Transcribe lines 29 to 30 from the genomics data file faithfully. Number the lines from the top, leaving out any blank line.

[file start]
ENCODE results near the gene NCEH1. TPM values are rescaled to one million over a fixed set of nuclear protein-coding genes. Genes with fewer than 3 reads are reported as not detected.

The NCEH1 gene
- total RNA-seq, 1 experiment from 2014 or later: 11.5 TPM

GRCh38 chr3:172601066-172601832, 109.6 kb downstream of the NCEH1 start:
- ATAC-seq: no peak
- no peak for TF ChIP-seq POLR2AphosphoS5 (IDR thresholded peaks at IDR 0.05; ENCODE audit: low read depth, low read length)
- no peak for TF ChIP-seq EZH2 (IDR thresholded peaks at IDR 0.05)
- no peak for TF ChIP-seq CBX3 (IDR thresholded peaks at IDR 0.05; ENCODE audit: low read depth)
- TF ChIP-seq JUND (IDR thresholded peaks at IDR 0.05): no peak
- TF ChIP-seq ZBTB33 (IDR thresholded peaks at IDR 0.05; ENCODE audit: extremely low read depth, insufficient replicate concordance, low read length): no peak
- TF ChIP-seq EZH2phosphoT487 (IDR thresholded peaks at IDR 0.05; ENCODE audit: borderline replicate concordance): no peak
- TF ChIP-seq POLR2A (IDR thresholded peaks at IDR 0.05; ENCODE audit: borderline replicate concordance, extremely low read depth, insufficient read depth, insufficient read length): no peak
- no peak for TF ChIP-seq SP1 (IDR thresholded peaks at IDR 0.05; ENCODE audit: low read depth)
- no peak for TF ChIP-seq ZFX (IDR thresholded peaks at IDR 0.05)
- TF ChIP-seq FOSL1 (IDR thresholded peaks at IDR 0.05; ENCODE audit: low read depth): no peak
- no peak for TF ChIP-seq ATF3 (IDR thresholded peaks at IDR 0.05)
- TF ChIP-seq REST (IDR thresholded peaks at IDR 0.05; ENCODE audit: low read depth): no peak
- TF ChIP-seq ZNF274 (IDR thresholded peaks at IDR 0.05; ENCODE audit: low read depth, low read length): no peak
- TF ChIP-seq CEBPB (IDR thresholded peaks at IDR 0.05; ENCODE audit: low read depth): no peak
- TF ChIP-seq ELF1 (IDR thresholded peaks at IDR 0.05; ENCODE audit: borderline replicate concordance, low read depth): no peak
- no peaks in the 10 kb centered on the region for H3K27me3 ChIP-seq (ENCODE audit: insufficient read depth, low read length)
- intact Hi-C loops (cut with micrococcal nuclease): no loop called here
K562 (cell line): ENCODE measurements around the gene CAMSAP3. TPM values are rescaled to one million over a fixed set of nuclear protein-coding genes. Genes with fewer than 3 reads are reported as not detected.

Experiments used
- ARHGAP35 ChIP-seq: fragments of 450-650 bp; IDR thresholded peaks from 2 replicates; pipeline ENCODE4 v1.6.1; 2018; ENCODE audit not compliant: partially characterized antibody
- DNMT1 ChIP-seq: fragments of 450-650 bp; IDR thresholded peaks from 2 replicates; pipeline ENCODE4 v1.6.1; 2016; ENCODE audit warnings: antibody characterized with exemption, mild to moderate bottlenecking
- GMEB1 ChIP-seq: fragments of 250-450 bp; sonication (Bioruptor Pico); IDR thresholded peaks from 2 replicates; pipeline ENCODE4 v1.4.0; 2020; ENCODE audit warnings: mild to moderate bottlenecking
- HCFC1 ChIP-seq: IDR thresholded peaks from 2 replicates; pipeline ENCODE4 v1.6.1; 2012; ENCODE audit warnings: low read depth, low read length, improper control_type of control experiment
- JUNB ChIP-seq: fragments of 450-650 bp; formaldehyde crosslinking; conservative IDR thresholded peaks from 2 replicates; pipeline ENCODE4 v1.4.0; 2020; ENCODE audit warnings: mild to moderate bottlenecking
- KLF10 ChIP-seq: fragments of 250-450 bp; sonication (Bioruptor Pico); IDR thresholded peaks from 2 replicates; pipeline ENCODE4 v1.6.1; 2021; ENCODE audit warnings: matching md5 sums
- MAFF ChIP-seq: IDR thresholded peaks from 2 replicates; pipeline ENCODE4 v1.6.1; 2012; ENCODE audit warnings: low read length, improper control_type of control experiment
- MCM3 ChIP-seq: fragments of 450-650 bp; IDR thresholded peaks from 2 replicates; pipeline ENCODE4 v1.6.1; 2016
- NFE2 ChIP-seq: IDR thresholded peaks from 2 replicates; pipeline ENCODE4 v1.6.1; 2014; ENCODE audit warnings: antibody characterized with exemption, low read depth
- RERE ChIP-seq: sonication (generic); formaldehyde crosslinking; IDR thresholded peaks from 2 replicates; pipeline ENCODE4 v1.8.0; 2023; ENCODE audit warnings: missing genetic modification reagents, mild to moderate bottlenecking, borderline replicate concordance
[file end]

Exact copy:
- JUNB ChIP-seq: fragments of 450-650 bp; formaldehyde crosslinking; conservative IDR thresholded peaks from 2 replicates; pipeline ENCODE4 v1.4.0; 2020; ENCODE audit warnings: mild to moderate bottlenecking
- KLF10 ChIP-seq: fragments of 250-450 bp; sonication (Bioruptor Pico); IDR thresholded peaks from 2 replicates; pipeline ENCODE4 v1.6.1; 2021; ENCODE audit warnings: matching md5 sums